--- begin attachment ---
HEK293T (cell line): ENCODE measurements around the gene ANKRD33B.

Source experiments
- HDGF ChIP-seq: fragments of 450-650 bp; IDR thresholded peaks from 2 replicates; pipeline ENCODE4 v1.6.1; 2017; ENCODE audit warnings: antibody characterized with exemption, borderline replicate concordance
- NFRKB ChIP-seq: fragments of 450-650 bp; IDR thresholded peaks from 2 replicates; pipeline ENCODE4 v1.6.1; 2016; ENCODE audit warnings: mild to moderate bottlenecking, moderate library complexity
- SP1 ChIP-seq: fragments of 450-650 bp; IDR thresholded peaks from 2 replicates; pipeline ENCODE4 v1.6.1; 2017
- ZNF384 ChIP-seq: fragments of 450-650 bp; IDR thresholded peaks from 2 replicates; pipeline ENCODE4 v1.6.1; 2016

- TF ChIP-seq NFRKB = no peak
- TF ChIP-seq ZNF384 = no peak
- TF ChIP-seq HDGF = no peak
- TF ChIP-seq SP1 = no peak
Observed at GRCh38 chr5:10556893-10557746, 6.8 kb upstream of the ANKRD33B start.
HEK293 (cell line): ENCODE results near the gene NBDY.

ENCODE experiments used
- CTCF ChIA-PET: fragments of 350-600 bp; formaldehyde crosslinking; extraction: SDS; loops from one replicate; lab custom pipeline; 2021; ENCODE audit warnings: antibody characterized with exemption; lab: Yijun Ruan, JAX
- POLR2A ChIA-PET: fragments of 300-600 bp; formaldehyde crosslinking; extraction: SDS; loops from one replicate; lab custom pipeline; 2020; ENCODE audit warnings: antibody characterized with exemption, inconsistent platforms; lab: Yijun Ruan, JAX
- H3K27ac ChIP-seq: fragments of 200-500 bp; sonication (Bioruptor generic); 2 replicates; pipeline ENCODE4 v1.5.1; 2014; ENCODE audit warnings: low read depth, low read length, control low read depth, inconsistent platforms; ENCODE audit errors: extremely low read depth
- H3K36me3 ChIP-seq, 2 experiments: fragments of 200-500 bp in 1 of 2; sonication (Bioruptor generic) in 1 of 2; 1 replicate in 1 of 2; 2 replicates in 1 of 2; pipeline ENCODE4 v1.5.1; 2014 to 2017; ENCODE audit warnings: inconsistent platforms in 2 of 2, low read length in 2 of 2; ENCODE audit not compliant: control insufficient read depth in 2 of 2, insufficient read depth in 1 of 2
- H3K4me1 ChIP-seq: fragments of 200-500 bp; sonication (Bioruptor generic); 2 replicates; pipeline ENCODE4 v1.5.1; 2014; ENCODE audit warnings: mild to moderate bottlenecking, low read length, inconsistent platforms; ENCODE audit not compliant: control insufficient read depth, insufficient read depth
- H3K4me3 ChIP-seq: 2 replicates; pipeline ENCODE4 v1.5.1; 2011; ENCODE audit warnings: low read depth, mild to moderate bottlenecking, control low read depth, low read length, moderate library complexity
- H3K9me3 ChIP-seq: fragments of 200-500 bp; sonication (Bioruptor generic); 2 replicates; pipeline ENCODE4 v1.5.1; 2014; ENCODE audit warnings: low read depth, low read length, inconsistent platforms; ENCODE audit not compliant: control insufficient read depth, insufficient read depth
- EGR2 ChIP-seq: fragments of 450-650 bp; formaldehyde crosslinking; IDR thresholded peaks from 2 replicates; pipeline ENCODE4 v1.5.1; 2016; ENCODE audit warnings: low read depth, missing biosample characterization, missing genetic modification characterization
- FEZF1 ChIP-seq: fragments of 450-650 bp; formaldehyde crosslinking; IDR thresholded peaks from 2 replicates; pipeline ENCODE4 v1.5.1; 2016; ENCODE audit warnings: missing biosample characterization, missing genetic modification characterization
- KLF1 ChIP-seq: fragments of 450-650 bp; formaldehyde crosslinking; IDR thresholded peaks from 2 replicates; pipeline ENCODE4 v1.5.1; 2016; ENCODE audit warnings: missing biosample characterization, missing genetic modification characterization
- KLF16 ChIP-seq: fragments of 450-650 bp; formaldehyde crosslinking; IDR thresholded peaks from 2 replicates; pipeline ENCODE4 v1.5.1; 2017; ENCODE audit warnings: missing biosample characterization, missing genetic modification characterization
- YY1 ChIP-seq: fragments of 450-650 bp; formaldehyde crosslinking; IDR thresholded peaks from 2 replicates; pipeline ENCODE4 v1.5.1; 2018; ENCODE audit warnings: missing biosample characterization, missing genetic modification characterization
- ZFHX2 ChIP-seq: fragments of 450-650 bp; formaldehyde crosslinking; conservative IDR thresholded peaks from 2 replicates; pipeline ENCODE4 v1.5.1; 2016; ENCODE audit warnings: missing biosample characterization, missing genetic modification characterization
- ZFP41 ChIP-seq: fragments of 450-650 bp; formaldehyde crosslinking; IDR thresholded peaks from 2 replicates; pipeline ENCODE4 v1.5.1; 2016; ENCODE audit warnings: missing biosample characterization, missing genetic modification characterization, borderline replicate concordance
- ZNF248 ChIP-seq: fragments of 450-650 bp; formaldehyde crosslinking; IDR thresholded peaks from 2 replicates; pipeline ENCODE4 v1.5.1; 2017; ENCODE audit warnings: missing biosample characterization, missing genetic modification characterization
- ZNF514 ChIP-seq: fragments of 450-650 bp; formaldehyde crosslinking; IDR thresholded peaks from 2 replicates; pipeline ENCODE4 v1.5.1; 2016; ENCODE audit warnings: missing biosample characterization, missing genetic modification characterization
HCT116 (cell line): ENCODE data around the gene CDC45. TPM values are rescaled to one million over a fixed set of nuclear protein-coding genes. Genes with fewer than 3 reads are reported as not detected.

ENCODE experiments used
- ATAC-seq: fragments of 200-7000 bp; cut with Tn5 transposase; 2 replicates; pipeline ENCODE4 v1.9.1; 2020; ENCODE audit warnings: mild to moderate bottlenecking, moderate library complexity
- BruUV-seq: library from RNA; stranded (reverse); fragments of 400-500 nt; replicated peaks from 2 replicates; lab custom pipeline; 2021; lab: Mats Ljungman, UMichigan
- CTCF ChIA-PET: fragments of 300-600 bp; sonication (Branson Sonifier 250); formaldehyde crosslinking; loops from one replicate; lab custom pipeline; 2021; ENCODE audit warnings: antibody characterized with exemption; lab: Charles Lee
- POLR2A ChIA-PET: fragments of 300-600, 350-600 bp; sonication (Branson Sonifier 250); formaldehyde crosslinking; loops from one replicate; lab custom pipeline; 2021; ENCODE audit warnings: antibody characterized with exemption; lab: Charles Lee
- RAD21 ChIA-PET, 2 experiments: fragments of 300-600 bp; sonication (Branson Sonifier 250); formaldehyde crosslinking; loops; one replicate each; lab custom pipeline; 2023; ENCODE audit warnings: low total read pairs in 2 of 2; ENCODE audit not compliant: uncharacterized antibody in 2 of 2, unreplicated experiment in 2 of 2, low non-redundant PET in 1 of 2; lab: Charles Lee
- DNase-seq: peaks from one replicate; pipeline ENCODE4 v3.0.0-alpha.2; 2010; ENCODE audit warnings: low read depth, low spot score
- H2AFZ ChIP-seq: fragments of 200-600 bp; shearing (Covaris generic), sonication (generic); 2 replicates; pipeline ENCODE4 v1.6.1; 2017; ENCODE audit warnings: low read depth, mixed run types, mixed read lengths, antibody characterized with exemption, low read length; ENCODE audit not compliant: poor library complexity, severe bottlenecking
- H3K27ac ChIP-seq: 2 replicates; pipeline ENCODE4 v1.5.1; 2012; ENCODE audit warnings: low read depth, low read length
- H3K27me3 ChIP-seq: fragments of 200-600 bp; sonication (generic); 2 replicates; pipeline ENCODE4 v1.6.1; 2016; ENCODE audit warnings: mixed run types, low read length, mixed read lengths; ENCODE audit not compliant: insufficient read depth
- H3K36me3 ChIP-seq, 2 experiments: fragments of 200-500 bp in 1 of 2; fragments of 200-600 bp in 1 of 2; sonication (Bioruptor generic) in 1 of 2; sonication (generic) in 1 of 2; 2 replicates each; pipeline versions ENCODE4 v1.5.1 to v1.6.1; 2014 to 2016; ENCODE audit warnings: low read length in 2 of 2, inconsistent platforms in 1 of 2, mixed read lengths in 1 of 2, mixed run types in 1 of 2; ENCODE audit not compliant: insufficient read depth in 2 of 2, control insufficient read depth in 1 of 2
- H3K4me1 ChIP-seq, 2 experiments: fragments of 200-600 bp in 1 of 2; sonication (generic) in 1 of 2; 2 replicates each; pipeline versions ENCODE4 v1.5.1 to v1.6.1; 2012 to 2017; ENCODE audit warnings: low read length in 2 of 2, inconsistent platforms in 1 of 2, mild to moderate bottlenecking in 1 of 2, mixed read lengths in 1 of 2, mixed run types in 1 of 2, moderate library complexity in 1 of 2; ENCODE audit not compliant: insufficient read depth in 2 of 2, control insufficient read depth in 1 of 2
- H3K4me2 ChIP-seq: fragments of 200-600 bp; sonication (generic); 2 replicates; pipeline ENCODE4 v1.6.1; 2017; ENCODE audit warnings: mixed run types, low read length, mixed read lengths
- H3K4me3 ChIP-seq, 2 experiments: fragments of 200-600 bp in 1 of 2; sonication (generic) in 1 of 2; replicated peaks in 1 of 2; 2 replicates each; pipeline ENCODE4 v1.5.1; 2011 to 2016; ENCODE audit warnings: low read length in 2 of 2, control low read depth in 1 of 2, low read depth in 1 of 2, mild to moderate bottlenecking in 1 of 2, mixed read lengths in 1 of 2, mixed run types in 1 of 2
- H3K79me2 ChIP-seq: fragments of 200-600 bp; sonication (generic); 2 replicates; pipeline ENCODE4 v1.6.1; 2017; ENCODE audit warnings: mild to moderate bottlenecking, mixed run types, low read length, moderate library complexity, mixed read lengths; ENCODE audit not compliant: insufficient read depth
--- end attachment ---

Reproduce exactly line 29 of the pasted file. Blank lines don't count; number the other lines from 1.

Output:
- ZNF514 ChIP-seq: fragments of 450-650 bp; formaldehyde crosslinking; IDR thresholded peaks from 2 replicates; pipeline ENCODE4 v1.5.1; 2016; ENCODE audit warnings: missing biosample characterization, missing genetic modification characterization